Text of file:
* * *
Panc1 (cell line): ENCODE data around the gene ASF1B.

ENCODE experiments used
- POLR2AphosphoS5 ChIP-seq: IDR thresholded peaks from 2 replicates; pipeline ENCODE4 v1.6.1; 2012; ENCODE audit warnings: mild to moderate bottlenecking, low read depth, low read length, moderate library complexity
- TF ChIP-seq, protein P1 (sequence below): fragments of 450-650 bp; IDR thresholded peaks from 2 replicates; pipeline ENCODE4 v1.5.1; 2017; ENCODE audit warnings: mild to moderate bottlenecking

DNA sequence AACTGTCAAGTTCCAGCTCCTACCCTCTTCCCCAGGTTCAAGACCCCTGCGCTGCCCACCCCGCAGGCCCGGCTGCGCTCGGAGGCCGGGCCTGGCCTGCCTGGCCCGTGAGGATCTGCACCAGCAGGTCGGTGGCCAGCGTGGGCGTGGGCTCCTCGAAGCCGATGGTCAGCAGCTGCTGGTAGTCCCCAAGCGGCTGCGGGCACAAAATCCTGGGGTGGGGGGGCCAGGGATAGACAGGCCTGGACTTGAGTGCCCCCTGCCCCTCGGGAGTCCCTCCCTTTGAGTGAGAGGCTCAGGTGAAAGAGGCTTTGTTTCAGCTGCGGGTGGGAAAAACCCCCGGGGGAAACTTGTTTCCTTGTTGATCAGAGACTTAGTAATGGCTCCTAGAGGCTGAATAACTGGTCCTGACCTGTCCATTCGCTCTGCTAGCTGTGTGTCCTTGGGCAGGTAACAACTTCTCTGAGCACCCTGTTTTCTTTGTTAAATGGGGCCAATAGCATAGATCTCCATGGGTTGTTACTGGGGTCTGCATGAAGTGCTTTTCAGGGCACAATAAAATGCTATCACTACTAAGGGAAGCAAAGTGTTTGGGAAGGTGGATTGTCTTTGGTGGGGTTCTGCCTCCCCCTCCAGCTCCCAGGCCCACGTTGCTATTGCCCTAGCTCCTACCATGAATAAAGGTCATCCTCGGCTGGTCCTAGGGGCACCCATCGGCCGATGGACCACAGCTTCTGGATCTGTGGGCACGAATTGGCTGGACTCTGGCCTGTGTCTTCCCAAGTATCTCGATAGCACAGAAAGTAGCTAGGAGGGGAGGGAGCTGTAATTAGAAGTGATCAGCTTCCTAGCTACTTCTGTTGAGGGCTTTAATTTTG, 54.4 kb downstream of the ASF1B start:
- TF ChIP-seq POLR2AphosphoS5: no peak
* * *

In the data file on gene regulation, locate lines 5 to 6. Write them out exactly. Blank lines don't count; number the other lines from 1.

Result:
DNA sequence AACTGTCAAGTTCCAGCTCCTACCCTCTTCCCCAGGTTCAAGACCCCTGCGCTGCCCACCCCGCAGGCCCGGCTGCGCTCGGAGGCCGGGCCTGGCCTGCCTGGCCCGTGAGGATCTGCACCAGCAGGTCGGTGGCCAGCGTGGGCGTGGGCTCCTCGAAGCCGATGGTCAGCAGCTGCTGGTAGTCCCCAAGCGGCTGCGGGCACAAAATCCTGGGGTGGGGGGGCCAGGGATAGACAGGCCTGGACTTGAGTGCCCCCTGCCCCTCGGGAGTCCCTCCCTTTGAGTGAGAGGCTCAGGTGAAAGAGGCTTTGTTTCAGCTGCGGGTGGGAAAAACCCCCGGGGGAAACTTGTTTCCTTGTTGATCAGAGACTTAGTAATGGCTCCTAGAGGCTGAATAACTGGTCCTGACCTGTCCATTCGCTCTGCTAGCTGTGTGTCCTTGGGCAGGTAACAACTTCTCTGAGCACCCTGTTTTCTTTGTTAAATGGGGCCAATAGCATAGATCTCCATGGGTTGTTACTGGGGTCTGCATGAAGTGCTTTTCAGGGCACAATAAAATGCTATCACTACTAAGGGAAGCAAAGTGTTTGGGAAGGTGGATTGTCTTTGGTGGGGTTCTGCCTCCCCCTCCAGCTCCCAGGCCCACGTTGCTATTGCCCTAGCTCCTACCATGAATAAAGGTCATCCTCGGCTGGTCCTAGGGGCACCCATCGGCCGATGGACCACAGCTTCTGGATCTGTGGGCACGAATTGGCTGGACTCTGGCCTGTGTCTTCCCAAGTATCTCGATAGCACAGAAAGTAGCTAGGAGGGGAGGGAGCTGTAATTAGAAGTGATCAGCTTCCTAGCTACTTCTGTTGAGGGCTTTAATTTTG, 54.4 kb downstream of the ASF1B start:
- TF ChIP-seq POLR2AphosphoS5: no peak